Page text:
Fructose consumption has dramatically increased worldwide over the past decades. There are numerous clinical, experimental, and epidemiological studies evidenced that increased consumption of fructose negatively impacts carbohydrate metabolism and lactate formed from fructose can also affect whole-body energy balance. Excessive fructose intake stimulates endogenous glucose production and lipid synthesis in the liver. Currently fructose is believed to be a major contributing factor to chronic metabolic diseases, including obesity, insulin resistance, hypertriglyceridemia, and non-alcoholic fatty liver disease, hyperglycemia, type 2 diabetes, and cancer. These new findings bring challenges to researchers today because of what is still to be discovered, and how to apply what has been discovered to modern health. Further investigation should seek to analyze and understand specific mechanistic effects of fructose in metabolic pathways, and how to apply this knowledge to our daily lives. Conducting this monosaccharide research is important to improve the diet of the general population and to attenuate the epidemics of metabolic disease and associated diseases. Here, we focus on the mechanism and role of fructose in diseases as well as its potential as a dietary interventional target.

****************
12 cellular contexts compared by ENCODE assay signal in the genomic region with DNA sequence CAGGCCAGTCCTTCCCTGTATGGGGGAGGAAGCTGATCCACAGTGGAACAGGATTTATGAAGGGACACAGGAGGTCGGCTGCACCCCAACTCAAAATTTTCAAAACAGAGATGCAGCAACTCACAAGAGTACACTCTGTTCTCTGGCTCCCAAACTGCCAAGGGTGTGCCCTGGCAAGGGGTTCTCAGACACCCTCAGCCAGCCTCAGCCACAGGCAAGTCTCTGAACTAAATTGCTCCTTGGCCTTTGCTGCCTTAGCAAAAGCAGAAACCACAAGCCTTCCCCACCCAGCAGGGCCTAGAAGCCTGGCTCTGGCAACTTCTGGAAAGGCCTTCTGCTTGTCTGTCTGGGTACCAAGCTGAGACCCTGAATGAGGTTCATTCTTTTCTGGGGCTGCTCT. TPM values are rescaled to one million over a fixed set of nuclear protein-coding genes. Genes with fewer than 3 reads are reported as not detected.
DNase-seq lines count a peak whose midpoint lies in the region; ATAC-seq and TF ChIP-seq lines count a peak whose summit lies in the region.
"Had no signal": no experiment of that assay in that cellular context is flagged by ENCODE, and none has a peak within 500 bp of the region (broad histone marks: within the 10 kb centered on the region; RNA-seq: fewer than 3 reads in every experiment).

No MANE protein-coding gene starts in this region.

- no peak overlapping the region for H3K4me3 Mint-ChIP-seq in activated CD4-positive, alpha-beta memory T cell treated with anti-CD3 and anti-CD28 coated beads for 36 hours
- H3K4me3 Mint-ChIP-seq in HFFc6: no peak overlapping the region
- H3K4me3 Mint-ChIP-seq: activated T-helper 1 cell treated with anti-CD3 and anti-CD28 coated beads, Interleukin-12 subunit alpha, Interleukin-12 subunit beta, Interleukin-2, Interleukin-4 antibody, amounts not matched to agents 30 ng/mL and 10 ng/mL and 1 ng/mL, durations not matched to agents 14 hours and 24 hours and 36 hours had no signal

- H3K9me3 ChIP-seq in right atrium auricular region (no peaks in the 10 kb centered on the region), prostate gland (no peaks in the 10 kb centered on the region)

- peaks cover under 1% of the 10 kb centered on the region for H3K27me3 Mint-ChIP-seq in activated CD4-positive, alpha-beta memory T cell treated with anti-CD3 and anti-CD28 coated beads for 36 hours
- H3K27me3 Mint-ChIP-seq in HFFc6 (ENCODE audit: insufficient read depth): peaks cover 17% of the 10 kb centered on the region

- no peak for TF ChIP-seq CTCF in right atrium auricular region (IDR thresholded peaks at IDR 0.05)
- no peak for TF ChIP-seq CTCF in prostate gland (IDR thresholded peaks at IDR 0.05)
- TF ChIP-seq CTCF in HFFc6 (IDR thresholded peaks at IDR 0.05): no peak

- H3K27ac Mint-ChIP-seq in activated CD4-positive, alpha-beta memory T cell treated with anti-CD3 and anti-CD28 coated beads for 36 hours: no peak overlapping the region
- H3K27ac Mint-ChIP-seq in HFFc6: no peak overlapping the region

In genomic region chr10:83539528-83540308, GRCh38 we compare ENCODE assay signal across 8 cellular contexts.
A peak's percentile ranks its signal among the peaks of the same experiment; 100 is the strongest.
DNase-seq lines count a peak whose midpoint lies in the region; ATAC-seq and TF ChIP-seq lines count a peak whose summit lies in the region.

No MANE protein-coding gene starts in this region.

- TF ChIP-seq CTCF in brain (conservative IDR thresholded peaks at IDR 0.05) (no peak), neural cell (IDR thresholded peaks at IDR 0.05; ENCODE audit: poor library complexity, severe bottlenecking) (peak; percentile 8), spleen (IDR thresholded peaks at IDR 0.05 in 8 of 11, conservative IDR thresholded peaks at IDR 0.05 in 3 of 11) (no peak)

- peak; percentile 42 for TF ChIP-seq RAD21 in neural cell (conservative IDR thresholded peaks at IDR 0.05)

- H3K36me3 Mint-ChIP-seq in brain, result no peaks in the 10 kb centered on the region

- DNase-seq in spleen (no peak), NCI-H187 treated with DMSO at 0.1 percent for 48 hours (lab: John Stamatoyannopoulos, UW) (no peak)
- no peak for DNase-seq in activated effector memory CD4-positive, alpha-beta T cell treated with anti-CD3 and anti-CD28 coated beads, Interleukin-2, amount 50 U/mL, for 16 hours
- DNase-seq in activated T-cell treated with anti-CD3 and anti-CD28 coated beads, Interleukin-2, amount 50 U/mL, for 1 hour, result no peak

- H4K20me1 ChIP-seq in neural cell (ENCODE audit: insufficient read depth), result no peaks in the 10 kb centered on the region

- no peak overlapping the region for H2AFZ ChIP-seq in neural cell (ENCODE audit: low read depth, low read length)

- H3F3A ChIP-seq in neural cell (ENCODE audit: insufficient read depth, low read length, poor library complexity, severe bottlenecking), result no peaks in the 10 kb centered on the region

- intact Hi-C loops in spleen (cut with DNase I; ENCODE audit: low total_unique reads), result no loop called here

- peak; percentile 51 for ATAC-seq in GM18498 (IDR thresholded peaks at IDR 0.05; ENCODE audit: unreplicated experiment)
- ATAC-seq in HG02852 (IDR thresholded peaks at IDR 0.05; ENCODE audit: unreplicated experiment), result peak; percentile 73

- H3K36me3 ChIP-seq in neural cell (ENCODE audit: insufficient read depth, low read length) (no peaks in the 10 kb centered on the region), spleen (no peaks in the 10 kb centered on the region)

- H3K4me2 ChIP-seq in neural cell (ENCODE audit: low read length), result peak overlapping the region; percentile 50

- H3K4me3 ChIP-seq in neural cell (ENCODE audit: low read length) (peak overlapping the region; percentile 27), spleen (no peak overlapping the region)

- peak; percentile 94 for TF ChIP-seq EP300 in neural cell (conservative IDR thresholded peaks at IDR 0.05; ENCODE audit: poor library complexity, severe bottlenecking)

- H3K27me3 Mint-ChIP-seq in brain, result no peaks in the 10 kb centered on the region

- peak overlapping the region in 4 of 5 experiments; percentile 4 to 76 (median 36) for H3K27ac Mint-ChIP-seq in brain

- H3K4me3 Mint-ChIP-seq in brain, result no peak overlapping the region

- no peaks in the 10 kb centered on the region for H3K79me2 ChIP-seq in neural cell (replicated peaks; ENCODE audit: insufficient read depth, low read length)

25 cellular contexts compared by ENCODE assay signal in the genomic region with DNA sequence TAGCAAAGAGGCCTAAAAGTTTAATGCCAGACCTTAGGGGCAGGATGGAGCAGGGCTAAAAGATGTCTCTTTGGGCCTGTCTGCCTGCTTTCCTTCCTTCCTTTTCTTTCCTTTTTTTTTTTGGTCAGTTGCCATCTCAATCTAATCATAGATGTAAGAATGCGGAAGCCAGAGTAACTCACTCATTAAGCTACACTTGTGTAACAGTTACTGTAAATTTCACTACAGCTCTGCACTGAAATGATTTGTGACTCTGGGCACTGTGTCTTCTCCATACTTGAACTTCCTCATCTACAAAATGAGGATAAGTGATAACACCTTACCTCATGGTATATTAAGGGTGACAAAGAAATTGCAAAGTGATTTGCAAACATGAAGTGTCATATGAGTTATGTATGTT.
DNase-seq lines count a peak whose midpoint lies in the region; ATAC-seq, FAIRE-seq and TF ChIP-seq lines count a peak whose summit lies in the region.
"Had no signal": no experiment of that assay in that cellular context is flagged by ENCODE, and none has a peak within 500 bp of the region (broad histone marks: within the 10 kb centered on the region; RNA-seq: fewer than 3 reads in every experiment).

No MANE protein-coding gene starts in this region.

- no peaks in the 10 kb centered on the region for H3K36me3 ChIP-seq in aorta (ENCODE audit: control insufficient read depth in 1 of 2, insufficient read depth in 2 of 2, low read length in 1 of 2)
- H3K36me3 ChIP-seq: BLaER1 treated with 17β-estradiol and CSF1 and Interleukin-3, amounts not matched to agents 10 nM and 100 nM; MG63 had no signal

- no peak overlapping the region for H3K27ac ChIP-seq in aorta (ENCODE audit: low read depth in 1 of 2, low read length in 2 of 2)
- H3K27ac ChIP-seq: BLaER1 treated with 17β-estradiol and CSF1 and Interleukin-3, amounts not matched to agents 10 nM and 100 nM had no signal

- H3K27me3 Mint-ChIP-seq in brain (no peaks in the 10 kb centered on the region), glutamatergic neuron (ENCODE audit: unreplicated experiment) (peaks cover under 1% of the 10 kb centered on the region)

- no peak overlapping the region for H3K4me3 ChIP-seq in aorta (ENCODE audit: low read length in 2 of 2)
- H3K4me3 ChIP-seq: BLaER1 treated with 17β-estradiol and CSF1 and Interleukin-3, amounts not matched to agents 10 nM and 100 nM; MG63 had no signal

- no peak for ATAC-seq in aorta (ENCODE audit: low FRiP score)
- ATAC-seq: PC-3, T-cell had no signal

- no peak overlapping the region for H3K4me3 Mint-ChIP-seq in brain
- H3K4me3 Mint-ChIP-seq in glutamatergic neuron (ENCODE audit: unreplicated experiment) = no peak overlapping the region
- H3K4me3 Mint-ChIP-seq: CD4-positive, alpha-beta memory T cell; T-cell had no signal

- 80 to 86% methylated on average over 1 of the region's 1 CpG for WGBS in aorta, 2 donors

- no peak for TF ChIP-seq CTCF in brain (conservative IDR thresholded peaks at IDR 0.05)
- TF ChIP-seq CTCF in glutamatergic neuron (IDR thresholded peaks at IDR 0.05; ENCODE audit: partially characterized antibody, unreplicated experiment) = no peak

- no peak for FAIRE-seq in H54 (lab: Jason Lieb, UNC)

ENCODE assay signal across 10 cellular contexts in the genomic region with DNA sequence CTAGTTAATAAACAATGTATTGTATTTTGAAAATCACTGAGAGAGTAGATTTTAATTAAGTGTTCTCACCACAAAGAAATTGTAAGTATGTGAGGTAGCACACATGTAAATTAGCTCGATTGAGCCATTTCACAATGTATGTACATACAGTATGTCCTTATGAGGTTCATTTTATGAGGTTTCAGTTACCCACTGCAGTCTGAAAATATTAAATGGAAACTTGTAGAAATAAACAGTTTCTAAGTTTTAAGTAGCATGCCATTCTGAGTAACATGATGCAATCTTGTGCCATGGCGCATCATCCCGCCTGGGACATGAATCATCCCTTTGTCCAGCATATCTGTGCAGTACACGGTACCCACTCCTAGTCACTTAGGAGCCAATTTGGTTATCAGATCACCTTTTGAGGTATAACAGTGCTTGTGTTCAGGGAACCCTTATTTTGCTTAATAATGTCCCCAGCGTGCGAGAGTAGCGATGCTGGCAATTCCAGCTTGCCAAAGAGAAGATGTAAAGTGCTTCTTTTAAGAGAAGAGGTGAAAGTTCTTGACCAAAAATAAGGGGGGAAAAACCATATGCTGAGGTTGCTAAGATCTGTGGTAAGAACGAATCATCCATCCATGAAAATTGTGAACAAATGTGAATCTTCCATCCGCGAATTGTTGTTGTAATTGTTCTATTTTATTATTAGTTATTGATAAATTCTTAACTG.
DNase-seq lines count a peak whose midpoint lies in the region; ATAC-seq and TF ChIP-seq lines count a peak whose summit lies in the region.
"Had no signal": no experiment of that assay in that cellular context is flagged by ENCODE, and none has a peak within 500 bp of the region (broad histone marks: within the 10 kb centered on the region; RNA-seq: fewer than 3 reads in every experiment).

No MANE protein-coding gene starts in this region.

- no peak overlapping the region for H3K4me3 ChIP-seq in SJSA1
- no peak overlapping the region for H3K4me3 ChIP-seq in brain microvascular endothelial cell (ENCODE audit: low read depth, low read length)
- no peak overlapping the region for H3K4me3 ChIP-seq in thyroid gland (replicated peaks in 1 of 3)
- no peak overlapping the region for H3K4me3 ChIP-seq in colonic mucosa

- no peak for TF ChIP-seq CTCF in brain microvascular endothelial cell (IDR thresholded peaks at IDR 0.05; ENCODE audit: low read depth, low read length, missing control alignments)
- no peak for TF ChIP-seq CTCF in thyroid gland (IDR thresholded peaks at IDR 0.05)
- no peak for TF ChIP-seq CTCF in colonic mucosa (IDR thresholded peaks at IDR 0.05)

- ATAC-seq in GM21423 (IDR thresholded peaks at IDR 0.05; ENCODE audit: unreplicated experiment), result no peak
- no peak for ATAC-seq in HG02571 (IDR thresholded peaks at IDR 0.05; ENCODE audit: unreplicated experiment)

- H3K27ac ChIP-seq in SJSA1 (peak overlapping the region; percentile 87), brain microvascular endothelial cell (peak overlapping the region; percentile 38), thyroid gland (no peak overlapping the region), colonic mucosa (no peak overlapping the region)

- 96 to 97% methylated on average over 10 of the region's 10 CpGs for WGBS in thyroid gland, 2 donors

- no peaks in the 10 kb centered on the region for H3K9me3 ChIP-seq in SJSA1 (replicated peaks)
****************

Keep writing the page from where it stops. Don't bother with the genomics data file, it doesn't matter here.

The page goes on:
Part of the book: Sugar Intake